A subdued hiring market will face job seekers in the first quarter of 2004 as Canadian employers are divided on staffing plans reveals the latest Manpower Employment Outlook Survey.
According to more than 1,700 Canadian employers polled for the survey 15 per cent expect to add staff while 14 per cent plan to reduce the number of employees for the January to March period, resulting in a Net Employment Outlook of one per cent for the quarter ahead. Sixty-seven per cent anticipate no changes and four per cent are unsure of their hiring intentions.
“The figures indicate that there’s a split in hiring intentions," said Lori Procher, Vice President and General Manager for Manpower Canada. "The first quarter is typically a reserved hiring period and this year is no different with a Net Employment Outlook of one per cent, up two per cent from the same time last year."
Three months ago the projected Net Employment Outlook was eight per cent indicating a cautiously optimistic end to the year.
"Hiring projections across all four Canadian regions are similar to the national outlook," said Procher. "Western Canada leads with a Net Employment Outlook of five per cent, ahead of Quebec and Ontario at two per cent and zero per cent respectively. Atlantic Canada has the lowest Net Employment Outlook at negative four per cent."
Employers in the Education as well as Finance, Insurance and Real Estate sectors are most optimistic with their hiring plans for the first quarter, particularly the Education sector, which continues a five-year run of encouraging outlooks. A weaker picture is reported in the Manufacturing – Durable Goods; Manufacturing – Non-durable Goods; Services; and Transportation and Public Utilities sectors. The Construction and Wholesale and Retail Trades sectors project the lowest outlooks. The results by sector are as follows:
Construction – The first quarter is typically the slowest in the Construction sector and this year is no exception with 13 per cent expecting to hire and 29 per cent planning cutbacks for a Net Employment Outlook of negative 16 per cent. This outlook is down slightly from the same time last year.
Education – Education is expected to be the strongest sector with a Net Employment Outlook of 15 per cent, similar to the same time last year. The Education sector has experienced a strong first quarter each of the last four years and has consistently been at the top of the sectors surveyed.
Finance, Insurance & Real Estate – This sector shows a modest gain from last quarter with 18 per cent planning to hire and 7 per cent reporting cutbacks for a Net Employment Outlook of 11 per cent. Outlooks for the Finance, Insurance & Real Estate sector have been steady since late 2002.
Manufacturing Durable Goods Manufacturing Durable Goods employers are expecting the strongest first quarter in the past three years with a Net Employment Outlook of one per cent, up significantly from the first quarters of 2002 and 2003. This could be a sign that the sector is headed for a turn around in the upcoming months.
Manufacturing Non-durable Goods – Manufacturing Non-durable Goods hiring activity remains flat with two consecutive weak quarters. Sixteen per cent of employers are expecting to hire while 14 per cent are planning to cut back for a Net Employment Outlook of two per cent. This is a minor setback compared to last year which started with a four per cent Net Employment Outlook, with the sector gaining momentum in the second quarter of 2003.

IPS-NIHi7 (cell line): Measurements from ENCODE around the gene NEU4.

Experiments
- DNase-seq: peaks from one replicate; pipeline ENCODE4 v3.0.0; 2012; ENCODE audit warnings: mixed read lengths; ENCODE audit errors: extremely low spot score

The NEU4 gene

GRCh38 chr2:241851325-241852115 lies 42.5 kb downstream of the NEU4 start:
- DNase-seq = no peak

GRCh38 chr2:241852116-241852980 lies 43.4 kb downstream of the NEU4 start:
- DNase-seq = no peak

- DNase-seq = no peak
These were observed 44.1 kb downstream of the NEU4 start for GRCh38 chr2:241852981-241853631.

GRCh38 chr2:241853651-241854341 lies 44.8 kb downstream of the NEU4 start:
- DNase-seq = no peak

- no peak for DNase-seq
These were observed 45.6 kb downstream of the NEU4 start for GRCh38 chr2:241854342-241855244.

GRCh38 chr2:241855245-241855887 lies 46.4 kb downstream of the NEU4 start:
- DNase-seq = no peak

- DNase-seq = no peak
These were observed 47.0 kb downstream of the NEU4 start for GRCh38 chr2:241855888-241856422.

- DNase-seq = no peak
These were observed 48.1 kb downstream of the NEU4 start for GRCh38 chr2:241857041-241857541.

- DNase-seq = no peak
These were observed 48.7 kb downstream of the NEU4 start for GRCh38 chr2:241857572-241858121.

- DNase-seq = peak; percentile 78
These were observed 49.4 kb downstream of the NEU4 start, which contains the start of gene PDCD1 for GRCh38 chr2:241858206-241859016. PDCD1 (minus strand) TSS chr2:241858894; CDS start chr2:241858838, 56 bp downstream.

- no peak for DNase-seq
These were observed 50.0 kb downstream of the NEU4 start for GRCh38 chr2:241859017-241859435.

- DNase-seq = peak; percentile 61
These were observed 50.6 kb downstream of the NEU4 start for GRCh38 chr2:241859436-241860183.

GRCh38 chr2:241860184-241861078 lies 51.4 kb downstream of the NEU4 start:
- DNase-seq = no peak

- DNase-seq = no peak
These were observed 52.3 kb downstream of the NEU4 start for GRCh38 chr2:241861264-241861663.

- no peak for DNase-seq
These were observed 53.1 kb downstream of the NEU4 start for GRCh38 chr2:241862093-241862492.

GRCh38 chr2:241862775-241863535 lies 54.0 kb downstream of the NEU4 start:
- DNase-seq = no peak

Mining – The Mining sector is predicting a modest first quarter with 17 per cent of employers expecting to make additions to staff while 11 per cent anticipate reductions for a Net Employment Outlook of six per cent.
Public Administration – The Public Administration sector is one of the strongest sectors in the first quarter with a Net Employment Outlook of nine per cent. Although expectations are disappointing compared to the same time last year when the Outlook was 24 per cent, the sector has been solid for almost five years.
Services – The first quarter Net Employment Outlook of three per cent is an improvement from the first quarters of 2002 and 2003 which had Net Employment Outlooks of 0 per cent. While the Services sector has shown instability over some time now, the improvement for the January to March period could be an encouraging sign for job seekers in the upcoming year.
Transportation & Public Utilities – This quarter’s Net Employment Outlook of two per cent is the lowest since 1998 and the third consecutive decline in the first quarter outlook. The sector has been stable for some time with the occasional erratic jump or decline in hiring activity.
Wholesale & Retail Trade – The Wholesale & Retail Trades sector finds itself struggling with a Net Employment Outlook of negative eight per cent as 15 per cent expect to hire while 23 per cent anticipate cutbacks. With the exception of the first quarter in 2000, this sector has historically posted weak first quarter job outlooks following the busy holiday season.
About the Survey
The Manpower Employment Outlook Survey is conducted quarterly to measure employers’ intentions to increase or decrease the number of employees in their workforce during the next quarter. It is the only forward-looking survey of its kind, unparalleled in size, scope, longevity and area of focus. The survey has been running for more than 40 years and is one of the most trusted surveys of employment activity in the world. The Manpower Employment Outlook Survey in Canada is based on interviews with more than 1,700 public and private employers in 43 markets across the country and is considered a highly respected economic indicator. The margin of error for the Canadian survey is +/- 2.